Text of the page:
Just last week, new polling found that the Medicaid expansion is extremely popular, with its popularity crossing party lines. Eighty-four percent of the public, including 71 percent of Republicans, support continuing current federal funding for the expansion. The expansion’s overwhelming popularity may be part of the reason that a number of Senate Republicans say they want to find a way to maintain the gains from expansion in their states. But the deal some Senators appear ready to accept would not only reverse those gains over the longer run, it wouldn’t even maintain them in the near term.
Kansas reverses failed tax cuts
Kansas Gov. Sam Brownback sold his 2012 tax cut package as “a shot of adrenaline into the heart of the Kansas economy.” Instead, they wreaked havoc on the state’s budget and ability to provide basic services like education and infrastructure. And this week, the state’s conservative legislature overrode a Brownback veto and reversed much of the tax cut. Louisiana’s situation mirrors Kansas’ in many ways. Large tax cuts in 2007 and 2008 are the main reason the state faces a deep structural structural budget deficit that cannot be fixed without a willingness to raise revenue. The New York Times’ Julie Bosman, Mitch Smith and Monica Davey have the details on Kansas’ reversal.
Fed up with gaping budget shortfalls, inadequate education funding and insufficient revenue, the Republican-controlled Legislature capped months of turmoil by overriding the governor’s veto of a bill that would undo some of his tax cuts and raise $1.2 billion over two years. The move amounted to a shocking rejection of the tax-cutting experiment Mr. Brownback had held up as the centerpiece of his conservative governing. But economic growth and revenues lagged, and even his allies began to publicly criticize the tax cuts. The results were a warning of the risks for other Republican-controlled states that have tested similar approaches, and a dizzying descent for Mr. Brownback’s legacy and any future political aspirations.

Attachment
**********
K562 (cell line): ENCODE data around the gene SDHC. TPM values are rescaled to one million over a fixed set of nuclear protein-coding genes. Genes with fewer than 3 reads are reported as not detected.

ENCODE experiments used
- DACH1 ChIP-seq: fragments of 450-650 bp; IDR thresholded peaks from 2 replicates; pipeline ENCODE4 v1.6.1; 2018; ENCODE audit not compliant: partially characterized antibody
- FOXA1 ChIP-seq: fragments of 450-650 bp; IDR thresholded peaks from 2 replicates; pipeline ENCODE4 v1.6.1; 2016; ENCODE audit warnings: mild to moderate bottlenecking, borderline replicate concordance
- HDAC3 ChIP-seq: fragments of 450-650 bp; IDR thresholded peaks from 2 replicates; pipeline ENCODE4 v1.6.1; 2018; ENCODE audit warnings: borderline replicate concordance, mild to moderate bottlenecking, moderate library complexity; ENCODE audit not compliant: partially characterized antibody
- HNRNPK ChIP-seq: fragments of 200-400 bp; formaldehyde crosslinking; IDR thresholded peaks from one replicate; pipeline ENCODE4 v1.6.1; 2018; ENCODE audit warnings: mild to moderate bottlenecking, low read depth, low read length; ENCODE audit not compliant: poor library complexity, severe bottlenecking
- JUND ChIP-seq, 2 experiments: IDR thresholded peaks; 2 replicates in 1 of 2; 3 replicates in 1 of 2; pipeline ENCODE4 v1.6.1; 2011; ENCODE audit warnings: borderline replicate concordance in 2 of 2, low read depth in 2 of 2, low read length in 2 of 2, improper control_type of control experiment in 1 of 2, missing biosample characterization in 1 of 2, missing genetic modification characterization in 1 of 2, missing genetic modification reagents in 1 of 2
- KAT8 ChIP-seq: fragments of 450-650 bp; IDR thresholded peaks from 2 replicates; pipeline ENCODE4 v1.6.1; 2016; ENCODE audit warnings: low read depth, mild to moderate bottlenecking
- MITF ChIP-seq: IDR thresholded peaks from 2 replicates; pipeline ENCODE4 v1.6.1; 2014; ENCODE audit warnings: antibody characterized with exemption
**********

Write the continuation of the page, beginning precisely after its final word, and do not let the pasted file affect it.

Though the Legislature is right back in a special session to deal with the budget, Thursday did mark the official end of the regular session. The AP’s Melinda Deslatte takes a step back with a helpful summary of what passed and what didn’t. She notes that criminal justice reform stands out as an accomplishment, while failure to reform the state’s broken tax structure was a significant failure.
No deal was reached on taxes, despite months of talk about how lawmakers would focus on a tax overhaul to stabilize Louisiana’s finances and address a looming $1 billion budget gap that hits in mid-2018 when temporary taxes expire. The House — where most tax measures must start — blocked anything that could be considered a tax hike and scrapped nearly every bill recommended by a task force offering a roadmap for reform efforts.
The lack of revenue raising measures ensures that the governor will call lawmakers back into another special session – in addition to the current one – to deal with the structural budget deficit for fiscal year 2019.
Number of the Day
$1.2 billion – Revenue raised by lawmakers in Kansas when the Republican-held Legislature overrode Gov. Sam Brownback’s veto of legislation rolling back massive tax cuts enacted in 2012. (Source: NPR)